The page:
Tuesday, February 10, 2009
Guest Post/PSA for Veterans: Please Read!
Asbestos is a highly unique mineral that was utilized throughout the 20th century by many military branches and industries in the United States. Asbestos exposure has affected various industries including the military, real estate, power generation and shipyards.
It’s qualities as fire resistant, versatile and durable nature paved the way for its uses as insulation in aircraft, vehicles and buildings. Asbestos appeared on most vessels used by the Navy and in shipyards. The U.S. Department of Veterans Affairs stated that out of the 25 million military veterans living today in the country, hundreds of thousands were exposed to asbestos while on service.
The asbestos industry transformed itself into a major enterprise around the turn of the 20th century. Substantial economic gain and thousands of employees paved the way for the asbestos scandal. Manufacturers, industries and the U.S. Navy were all aware of the dangers of asbestos. Evidence demonstrates that any information regarding the toxic components of asbestos was swiftly covered up. While the military created one of the most formidable and intense Navy fleets in the world, asbestos concerns were silenced during that time.
As many as four million service men and women worked in shipyards repairing and building giant vessels. Thousands of tons of asbestos were used as piping and boiler insulation aboard navigation rooms, sleeping quarters and mess halls in ships.
Although not all cases of asbestos exposure can lead to a related illness, frequent exposure will increase the possibility. The inhalation of airborne asbestos fibers can cause severe forms of asbestos lung cancer such as asbestosis and mesothelioma. Many symptoms of mesothelioma are similar to other disorders, making it especially difficult for physicians to diagnose. Mesothelioma metastasis can occur when the illness spreads through the lymph nodes or the blood stream.
This can occur in the disease later stages as it can take anywhere from 20 to 50 years for mesothelioma to develop, making it extremely difficult for physicians to accurately diagnose this disease. Mesothelioma treatment has varied affects on patients because once the disease has manifested, it is usually in the later stages of development.
Miscellaneous Exposure Settings
The World Trade Center attacks of September 11th, 2001 set about 2,000 tons of asbestos in the air and resulted in 62 percent of those caught in the dust cloud coping with respiratory problems. Natural disasters are also potential exposure settings. Hurricane Katrina damaged thousands of older asbestos containing homes. Almost three years after the storm, states of the Gulf coast region are still struggling to restore buildings and prevent asbestos exposure.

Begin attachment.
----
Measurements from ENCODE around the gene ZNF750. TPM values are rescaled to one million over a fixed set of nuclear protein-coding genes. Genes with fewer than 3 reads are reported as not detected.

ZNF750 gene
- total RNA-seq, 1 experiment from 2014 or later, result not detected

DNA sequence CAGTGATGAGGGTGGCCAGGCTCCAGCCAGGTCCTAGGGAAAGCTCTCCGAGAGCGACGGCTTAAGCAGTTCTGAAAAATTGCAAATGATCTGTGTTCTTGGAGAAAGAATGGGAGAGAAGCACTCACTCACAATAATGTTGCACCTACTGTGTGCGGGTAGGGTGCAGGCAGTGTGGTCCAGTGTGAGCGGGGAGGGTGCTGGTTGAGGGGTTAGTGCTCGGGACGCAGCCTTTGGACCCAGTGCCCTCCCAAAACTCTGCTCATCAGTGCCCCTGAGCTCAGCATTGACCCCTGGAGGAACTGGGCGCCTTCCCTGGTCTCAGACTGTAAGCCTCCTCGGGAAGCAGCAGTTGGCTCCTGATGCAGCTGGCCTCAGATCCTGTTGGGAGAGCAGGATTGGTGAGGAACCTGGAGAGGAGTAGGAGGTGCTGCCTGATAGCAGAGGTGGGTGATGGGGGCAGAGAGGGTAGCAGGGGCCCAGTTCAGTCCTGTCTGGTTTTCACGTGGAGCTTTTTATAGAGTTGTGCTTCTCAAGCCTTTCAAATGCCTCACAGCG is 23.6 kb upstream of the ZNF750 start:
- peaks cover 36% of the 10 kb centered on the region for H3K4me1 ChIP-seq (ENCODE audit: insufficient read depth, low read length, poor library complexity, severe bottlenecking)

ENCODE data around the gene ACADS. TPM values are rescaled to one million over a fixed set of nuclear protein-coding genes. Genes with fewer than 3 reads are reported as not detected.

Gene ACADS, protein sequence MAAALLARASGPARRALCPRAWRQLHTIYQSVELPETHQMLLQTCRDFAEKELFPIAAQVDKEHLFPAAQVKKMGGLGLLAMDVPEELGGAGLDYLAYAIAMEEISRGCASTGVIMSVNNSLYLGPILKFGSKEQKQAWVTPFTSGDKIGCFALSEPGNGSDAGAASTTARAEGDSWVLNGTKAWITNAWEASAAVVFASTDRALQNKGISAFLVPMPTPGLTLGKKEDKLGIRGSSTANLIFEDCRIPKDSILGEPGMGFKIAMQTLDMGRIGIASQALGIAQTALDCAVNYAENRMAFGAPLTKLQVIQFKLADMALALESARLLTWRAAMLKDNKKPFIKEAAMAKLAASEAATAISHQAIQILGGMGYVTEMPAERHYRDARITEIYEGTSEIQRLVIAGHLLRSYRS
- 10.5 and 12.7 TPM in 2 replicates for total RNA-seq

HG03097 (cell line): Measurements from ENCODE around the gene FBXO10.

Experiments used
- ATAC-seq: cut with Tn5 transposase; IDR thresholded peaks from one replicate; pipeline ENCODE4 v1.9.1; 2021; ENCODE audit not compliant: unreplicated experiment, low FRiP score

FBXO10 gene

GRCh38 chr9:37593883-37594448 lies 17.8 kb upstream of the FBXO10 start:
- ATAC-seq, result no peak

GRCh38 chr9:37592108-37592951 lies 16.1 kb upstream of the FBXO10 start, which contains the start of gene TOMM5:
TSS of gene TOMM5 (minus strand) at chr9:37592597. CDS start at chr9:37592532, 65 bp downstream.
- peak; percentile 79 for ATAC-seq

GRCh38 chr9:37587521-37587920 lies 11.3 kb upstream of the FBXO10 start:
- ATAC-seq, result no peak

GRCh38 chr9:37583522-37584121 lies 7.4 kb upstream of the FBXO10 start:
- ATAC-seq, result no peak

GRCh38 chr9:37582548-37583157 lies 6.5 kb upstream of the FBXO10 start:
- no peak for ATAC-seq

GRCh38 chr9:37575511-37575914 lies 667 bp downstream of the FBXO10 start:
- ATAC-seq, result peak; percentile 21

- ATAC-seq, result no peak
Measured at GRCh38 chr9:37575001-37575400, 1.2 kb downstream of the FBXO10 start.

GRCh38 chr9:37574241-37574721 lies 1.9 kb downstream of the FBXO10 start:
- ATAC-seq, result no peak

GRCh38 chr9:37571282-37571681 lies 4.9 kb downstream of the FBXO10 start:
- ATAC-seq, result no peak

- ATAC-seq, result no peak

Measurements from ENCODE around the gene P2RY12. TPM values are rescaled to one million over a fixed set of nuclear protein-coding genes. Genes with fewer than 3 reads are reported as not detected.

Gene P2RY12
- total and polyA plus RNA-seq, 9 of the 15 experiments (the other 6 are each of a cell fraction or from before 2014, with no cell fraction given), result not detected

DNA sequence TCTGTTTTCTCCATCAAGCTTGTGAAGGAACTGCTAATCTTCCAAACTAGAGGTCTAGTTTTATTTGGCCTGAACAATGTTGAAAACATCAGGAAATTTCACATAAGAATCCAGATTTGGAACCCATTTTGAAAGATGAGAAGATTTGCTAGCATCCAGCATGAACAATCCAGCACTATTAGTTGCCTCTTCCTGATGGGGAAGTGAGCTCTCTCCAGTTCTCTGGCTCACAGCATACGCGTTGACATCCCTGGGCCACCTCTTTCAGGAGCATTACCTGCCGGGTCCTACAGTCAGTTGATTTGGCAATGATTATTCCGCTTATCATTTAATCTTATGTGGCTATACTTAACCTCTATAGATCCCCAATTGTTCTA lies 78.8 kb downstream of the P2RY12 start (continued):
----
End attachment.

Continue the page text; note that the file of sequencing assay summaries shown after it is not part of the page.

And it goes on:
United States combat troops have been stationed in Iraq and face many extreme dangers on a daily basis. Aside from performing military operations, there is the potential threat of asbestos exposure. Over $194,000 worth of asbestos was imported into Iraq in 2003, documents reveal.
This presents a significant hazard for all soldiers stationed in the country because intense winds and desert sands can carry asbestos dust for long distances.
Military veterans and civilians who have developed an asbestos-related disease find themselves in a tough situation when attempting to receive assistance and benefits for their wrongful illness. The latency period involved with mesothelioma lasts anywhere from 20 to 50 years, allowing the disease to reach its later stages when physicians can diagnose the patient. Currently, mesothelioma is not readily recognized as a service-related medical ailment. However, veterans can apply for Veteran Affairs (VA) benefits for asbestos-related illness and must provide proof that their exposure occurred at the time of their military service.
Many Navy vessels, homes and public facilities could still harvest asbestos-laden materials in older construction materials, brakes, gaskets and clutches. The potential remains for another generation of veteran and civilian asbestos exposure. Individuals should be aware of the hazards involved with this obsolete substance and take the proper initiatives to avoid exposure.